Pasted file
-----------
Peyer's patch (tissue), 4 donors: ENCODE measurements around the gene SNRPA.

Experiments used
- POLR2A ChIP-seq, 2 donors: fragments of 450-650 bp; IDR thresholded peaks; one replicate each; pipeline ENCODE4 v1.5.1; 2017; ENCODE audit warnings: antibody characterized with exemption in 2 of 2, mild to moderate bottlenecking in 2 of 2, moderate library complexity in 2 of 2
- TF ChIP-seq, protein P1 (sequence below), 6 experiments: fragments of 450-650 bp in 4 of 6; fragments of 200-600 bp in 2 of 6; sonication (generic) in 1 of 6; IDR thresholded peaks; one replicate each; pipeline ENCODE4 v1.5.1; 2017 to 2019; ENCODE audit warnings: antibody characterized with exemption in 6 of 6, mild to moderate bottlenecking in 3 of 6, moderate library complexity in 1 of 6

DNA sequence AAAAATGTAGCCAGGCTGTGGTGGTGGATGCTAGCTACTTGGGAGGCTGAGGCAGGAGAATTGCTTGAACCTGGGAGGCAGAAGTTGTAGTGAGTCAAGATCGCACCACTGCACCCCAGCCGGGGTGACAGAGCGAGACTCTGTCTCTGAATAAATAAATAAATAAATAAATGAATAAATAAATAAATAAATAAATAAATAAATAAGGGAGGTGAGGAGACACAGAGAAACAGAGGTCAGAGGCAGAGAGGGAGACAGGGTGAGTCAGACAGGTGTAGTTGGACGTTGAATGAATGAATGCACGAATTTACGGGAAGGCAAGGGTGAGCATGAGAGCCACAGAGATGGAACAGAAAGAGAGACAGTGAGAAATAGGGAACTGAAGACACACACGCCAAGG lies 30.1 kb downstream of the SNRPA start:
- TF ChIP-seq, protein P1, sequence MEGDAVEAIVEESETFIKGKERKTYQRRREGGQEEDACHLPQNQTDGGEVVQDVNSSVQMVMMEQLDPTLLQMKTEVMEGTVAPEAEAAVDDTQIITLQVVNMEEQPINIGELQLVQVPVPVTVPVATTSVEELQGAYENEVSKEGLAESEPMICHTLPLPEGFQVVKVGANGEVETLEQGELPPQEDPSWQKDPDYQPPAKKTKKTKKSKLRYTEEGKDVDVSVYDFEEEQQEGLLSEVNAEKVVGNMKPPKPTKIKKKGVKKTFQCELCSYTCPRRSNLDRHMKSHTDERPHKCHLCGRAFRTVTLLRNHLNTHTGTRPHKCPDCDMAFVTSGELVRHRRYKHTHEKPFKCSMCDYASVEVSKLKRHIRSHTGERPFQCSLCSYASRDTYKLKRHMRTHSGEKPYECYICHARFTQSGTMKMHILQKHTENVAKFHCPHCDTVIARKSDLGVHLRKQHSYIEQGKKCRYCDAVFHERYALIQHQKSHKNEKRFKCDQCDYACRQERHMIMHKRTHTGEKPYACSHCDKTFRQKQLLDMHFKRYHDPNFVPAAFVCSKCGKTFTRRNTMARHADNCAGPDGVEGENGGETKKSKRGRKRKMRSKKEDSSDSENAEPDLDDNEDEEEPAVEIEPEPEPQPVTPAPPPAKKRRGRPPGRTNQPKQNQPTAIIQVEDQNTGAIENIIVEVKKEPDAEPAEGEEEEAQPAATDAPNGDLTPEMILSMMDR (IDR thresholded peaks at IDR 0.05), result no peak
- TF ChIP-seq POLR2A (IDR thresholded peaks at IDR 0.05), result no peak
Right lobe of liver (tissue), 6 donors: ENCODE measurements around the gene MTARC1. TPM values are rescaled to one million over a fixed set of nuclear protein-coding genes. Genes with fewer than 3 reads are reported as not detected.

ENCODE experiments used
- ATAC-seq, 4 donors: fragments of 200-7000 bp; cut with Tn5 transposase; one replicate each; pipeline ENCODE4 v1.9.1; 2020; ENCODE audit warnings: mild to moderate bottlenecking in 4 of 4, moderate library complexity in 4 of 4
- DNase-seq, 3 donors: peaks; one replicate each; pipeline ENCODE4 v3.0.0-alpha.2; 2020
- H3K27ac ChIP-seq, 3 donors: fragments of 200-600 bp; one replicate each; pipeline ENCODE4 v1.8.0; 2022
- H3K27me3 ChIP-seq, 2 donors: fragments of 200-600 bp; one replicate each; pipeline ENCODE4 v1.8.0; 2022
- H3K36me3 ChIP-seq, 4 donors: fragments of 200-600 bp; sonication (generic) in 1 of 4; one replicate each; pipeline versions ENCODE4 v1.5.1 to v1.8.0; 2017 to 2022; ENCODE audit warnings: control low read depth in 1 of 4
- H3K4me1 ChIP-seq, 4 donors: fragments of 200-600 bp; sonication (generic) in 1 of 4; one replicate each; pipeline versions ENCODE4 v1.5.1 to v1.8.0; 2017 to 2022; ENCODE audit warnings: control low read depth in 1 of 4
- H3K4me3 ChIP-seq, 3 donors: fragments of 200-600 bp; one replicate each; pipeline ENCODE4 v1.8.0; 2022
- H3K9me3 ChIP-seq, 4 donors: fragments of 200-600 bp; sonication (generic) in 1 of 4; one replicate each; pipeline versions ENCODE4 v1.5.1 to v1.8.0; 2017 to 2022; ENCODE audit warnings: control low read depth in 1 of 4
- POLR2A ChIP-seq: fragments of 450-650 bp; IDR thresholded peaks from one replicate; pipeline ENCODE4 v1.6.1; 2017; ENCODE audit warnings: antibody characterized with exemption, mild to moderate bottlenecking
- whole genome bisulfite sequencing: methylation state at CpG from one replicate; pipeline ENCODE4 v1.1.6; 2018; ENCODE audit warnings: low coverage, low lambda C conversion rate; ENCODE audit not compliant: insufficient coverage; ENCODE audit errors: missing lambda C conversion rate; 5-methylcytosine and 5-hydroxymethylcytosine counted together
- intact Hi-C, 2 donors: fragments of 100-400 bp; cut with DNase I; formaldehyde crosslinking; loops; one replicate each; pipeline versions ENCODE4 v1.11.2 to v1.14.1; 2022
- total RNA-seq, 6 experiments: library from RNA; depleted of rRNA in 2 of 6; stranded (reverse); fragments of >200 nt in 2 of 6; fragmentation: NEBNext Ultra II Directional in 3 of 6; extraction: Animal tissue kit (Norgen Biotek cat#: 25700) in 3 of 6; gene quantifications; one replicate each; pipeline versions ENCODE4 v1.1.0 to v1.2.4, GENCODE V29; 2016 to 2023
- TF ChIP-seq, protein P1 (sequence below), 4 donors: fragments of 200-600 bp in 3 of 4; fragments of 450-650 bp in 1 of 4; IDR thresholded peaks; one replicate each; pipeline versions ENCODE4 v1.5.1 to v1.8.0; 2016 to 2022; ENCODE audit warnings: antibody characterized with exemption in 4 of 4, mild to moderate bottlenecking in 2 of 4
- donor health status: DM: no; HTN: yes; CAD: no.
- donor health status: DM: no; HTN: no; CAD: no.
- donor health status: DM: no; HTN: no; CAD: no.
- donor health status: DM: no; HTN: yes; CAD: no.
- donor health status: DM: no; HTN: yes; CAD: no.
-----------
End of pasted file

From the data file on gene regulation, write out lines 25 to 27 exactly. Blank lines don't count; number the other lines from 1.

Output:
- donor health status: DM: no; HTN: no; CAD: no.
- donor health status: DM: no; HTN: yes; CAD: no.
- donor health status: DM: no; HTN: yes; CAD: no.